Doctor Who: The Snowmen – TV Review
I know Christmas is long done, and that’s why I’m finally getting around to this review.
If you didn’t watch the Children in Need prequel, which isn’t required to understand the episode, this will be the first time you enter Victorian England with The Doctor.
The trouble is, the experience is kind of ‘meh’ if I’m honest.
Once and future companion Clara/Oswin is a barmaid most of the time, and the rest she spends as governess to a couple of precocious children, whose father has a hopeless crush on her. The Doctor comes into play when they children’s old governess, who has been frozen to death, comes back to terrorize them. Richard E Grant is behind this whole kerfuffle. He’s listening to a giant snow globe that is helping him to create evil snowmen in an attempt to integrate their alien DNA with humans so they can exist on earth. The Doctor, with help from Madame Vastra and Commander Strax (that’s the Silurian and the Sontaran, for those who haven’t been keeping up,) oh, and also Vastra’s wife, Jenny, investigates and it doesn’t take him very long to figure out what’s going on. Fixing it is an entirely different matter. As is common with Doctor Who, the monsters are maybe a little scary for the younger kids, but that’s part of its charm – traumatising children.
There were a few good little bits in this episode. The Doctor’s cloud dwelling, the strange detective team made up of Vastra, Jenny and Strax. Clara is an interesting character, and the calls back to when she was a Dalek are going to be good for future episode. The fact that she’s died twice now in two episodes will probably be interesting at some point, but right now it just seems silly. I’m also getting a little sick of the whole ‘Doctor? Doctor Who?’ thing. It was amusing the first time, but now it just feels self serving. Similarly, Clara using the word ‘Pond’ to convince The Doctor to help her felt somewhat unnecessary. Yes, there was a pond involved, but without the previous meaning of that word (which Clara isn’t supposed to know) it wouldn’t have been good enough to get The Doctor to help. Then there’s The Doctor putting himself into isolation yet again after losing friends. We’ve been over this ground before. He can’t travel alone for too long, even his wife says so. The Doctor may be eons old, but this level of refusal to learn is bordering on the ridiculous.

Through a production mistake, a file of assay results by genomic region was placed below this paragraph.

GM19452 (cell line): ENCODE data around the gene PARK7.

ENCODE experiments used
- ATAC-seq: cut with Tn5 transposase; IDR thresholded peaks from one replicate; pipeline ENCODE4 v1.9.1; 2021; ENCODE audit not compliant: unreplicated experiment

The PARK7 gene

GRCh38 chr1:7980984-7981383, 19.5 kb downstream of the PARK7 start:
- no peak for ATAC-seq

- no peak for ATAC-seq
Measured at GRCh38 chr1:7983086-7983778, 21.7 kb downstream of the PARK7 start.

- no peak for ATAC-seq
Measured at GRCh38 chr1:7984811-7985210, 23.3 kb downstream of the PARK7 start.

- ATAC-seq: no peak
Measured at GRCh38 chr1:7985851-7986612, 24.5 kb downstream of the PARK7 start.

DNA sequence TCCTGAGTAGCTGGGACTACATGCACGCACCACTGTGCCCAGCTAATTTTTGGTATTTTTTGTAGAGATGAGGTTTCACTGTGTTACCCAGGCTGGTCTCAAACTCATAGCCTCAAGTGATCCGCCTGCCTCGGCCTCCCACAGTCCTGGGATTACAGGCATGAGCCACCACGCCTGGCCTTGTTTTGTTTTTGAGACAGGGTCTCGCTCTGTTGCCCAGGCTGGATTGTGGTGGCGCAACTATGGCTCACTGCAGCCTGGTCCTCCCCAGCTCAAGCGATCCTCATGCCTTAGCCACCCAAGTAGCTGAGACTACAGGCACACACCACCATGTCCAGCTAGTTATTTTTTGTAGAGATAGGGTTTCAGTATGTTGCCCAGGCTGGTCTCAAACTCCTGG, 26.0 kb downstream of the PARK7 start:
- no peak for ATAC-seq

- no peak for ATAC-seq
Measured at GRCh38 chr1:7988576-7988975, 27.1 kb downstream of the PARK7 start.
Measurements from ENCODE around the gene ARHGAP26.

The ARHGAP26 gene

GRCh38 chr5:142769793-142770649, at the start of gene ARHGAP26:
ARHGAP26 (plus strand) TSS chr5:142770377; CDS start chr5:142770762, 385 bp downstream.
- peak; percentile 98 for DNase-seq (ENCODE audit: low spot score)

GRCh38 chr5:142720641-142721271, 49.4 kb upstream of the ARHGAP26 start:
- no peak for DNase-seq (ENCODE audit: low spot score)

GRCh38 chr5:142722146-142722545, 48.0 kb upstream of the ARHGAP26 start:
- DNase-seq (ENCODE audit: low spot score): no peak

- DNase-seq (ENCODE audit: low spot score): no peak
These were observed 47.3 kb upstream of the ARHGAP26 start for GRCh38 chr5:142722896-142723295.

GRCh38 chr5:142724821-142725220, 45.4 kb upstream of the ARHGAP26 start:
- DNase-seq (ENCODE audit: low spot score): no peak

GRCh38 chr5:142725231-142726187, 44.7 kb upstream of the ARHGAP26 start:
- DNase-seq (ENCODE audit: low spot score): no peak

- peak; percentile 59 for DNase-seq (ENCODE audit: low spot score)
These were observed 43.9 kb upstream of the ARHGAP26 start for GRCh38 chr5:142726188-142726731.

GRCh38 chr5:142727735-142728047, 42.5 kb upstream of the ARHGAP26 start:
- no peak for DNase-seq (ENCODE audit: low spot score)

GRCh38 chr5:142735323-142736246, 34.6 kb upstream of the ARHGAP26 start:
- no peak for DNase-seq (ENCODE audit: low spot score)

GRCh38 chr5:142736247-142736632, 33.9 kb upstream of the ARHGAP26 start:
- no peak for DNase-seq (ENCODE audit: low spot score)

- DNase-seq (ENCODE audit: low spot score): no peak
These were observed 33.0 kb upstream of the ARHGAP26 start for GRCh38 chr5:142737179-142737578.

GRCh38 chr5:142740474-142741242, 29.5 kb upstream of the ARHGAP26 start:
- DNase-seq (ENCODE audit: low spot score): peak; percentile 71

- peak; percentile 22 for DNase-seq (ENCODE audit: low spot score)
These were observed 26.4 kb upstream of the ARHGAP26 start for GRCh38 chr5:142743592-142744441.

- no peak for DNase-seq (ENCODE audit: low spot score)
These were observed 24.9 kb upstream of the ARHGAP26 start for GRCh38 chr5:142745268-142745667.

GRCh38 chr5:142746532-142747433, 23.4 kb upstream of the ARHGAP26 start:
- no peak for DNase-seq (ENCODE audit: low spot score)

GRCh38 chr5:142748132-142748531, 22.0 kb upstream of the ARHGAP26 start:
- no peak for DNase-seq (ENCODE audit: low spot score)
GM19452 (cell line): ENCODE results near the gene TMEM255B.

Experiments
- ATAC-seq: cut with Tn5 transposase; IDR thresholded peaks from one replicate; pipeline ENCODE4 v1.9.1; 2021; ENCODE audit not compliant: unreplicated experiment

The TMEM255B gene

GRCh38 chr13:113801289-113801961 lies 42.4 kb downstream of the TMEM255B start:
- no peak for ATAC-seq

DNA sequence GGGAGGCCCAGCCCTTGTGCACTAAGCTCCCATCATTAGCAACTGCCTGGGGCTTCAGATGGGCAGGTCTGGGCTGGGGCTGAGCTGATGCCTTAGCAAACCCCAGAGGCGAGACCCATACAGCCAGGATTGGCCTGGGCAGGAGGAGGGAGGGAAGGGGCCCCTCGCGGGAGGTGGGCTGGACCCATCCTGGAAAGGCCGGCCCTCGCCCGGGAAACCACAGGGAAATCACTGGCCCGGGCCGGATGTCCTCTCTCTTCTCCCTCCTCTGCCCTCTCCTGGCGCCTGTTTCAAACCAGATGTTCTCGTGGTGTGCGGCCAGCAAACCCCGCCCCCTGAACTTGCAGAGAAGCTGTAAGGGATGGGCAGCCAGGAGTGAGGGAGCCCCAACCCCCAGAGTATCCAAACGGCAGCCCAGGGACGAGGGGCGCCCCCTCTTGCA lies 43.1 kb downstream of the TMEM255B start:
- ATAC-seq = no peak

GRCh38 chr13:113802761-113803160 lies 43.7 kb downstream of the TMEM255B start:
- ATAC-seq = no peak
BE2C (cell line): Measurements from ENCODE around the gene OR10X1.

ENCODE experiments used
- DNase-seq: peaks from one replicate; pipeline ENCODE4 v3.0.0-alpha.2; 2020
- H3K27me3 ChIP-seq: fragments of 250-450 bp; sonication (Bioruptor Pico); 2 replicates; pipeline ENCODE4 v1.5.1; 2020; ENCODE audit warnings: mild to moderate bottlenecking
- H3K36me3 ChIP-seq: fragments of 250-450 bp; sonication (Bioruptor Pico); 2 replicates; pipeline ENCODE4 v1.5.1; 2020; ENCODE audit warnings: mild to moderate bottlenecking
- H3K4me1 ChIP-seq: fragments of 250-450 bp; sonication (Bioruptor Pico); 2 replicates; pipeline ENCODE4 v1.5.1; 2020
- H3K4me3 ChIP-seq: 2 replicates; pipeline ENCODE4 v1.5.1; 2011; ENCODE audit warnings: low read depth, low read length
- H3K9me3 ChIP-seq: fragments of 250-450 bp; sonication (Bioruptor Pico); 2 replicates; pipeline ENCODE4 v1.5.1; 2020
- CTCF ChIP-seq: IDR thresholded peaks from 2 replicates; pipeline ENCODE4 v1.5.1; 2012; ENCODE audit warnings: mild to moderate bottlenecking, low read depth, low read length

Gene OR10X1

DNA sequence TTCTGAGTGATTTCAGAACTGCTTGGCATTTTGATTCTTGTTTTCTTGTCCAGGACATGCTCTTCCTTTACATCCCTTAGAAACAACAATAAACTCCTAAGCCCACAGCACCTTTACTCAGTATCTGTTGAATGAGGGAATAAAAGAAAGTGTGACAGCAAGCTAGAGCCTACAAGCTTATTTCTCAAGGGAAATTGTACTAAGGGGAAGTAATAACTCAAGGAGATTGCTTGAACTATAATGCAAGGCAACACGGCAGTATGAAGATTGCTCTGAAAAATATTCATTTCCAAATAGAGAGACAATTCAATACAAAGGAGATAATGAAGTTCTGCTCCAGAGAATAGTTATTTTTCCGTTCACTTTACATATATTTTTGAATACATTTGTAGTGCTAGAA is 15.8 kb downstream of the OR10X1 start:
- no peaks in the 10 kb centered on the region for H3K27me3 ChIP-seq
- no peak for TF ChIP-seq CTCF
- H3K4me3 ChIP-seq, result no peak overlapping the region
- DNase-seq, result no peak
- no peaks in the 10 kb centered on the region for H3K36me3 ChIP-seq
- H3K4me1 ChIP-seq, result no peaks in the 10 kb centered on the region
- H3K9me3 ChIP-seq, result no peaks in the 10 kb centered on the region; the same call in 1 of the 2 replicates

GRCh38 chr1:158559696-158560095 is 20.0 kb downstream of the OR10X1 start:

Richard E Grant is good as the villain, jut as you’d expect him to be. The first interaction between him and The Doctor is entertaining. Tom Ward as Captain Latimer, the father of the house, is adorable. He’s too shy to speak on his feelings, and his dismay at the thought that Clara is romantically involved with The Doctor, coupled with his very English attempts at covering it up and being polite, is pretty funny. Clara’s death is sad, but not overly so because we barely know the woman or the family that has come to love her.
Rating: 3/5 Raging Nerds